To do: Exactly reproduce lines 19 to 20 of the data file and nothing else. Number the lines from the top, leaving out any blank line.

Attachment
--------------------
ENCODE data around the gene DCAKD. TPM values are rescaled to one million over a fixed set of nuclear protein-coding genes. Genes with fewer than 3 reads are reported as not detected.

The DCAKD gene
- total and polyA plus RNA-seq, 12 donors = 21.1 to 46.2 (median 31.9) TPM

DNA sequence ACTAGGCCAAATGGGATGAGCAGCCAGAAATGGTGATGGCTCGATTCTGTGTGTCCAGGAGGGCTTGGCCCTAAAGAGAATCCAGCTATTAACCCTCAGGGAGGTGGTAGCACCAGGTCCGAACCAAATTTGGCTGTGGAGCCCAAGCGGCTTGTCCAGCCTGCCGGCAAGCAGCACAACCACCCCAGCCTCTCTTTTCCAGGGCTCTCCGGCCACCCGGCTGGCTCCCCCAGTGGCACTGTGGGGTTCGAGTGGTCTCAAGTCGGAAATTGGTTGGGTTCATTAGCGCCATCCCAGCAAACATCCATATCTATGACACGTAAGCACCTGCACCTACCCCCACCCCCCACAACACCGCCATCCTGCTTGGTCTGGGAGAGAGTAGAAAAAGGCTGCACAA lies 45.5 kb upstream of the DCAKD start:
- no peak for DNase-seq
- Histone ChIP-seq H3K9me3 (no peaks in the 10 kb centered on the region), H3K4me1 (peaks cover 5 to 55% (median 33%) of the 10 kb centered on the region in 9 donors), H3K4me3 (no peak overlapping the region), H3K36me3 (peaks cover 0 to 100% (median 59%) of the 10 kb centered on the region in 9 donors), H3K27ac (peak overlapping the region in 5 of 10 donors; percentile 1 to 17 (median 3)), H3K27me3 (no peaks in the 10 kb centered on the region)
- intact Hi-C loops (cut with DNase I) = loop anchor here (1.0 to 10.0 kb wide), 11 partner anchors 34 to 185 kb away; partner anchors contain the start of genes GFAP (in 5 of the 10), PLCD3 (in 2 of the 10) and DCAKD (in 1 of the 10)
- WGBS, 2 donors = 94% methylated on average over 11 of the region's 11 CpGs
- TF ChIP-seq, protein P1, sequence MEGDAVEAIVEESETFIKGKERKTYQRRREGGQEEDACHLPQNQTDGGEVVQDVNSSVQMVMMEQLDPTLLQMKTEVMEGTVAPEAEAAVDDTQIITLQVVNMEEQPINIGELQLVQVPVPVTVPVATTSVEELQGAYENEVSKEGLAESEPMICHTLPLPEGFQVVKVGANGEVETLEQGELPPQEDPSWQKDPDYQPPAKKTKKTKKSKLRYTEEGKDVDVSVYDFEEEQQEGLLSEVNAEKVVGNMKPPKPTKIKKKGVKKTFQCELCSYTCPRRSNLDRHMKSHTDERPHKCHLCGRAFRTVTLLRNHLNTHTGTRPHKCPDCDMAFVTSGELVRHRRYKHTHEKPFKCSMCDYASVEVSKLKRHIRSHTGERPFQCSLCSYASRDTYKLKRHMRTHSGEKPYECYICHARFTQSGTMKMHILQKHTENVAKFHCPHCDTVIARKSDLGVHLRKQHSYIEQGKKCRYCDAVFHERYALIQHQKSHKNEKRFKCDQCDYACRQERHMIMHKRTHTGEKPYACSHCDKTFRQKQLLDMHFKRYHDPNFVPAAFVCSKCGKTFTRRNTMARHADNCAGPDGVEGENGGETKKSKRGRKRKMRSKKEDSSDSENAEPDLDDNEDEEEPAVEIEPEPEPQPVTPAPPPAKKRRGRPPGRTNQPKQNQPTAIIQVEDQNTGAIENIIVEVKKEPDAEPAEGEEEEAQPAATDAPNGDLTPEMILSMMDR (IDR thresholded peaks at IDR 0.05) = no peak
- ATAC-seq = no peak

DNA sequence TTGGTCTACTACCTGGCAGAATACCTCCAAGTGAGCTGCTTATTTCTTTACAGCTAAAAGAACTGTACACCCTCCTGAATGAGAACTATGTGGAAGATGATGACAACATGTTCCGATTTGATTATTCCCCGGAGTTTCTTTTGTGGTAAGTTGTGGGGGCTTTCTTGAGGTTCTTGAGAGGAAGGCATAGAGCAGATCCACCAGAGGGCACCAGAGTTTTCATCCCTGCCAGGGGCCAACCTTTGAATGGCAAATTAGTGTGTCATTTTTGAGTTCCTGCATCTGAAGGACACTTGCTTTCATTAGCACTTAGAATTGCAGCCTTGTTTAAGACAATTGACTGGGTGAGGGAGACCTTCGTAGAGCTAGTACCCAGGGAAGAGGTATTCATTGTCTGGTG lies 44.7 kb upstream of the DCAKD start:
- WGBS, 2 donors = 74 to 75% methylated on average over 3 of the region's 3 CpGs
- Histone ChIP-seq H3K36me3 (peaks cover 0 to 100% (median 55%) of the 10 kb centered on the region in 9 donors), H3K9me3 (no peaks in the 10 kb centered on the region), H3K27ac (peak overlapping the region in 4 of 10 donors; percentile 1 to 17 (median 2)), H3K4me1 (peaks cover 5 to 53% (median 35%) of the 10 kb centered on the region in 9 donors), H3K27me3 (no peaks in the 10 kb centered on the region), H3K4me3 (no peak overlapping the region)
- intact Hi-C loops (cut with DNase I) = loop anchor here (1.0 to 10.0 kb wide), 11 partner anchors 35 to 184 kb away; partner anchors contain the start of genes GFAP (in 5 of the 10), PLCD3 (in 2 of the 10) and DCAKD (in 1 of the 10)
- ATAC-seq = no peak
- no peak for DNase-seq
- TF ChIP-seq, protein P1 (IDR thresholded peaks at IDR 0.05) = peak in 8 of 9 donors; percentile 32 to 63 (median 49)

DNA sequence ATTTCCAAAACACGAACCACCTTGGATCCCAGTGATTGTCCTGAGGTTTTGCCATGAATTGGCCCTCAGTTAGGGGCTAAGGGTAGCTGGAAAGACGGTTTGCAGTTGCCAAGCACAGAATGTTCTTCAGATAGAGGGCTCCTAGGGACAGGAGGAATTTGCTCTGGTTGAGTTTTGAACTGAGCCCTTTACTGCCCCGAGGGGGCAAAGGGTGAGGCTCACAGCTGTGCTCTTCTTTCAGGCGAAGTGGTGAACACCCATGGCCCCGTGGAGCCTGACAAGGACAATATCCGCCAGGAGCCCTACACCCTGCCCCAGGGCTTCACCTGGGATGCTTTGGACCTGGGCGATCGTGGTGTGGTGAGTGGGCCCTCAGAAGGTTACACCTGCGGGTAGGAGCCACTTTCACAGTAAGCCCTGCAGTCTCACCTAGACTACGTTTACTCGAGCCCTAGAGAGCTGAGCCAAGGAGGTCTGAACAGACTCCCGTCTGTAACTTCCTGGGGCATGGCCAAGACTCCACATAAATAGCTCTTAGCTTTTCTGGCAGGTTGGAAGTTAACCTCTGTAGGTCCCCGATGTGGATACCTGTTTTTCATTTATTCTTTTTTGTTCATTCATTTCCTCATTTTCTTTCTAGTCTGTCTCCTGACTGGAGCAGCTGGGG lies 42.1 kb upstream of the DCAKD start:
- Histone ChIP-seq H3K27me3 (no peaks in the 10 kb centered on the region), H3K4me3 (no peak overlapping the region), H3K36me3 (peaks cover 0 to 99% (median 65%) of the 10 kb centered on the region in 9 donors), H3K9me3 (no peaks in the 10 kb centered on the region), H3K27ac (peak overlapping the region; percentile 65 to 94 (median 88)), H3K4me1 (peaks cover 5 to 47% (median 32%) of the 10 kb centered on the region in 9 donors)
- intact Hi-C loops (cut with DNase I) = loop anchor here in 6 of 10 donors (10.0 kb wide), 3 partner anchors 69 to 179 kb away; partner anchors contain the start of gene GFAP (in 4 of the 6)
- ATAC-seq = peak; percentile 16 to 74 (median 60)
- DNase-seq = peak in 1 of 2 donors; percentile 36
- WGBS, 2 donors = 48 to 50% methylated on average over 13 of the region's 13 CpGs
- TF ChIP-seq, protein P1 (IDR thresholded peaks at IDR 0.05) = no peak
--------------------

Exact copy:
- Histone ChIP-seq H3K27me3 (no peaks in the 10 kb centered on the region), H3K4me3 (no peak overlapping the region), H3K36me3 (peaks cover 0 to 99% (median 65%) of the 10 kb centered on the region in 9 donors), H3K9me3 (no peaks in the 10 kb centered on the region), H3K27ac (peak overlapping the region; percentile 65 to 94 (median 88)), H3K4me1 (peaks cover 5 to 47% (median 32%) of the 10 kb centered on the region in 9 donors)
- intact Hi-C loops (cut with DNase I) = loop anchor here in 6 of 10 donors (10.0 kb wide), 3 partner anchors 69 to 179 kb away; partner anchors contain the start of gene GFAP (in 4 of the 6)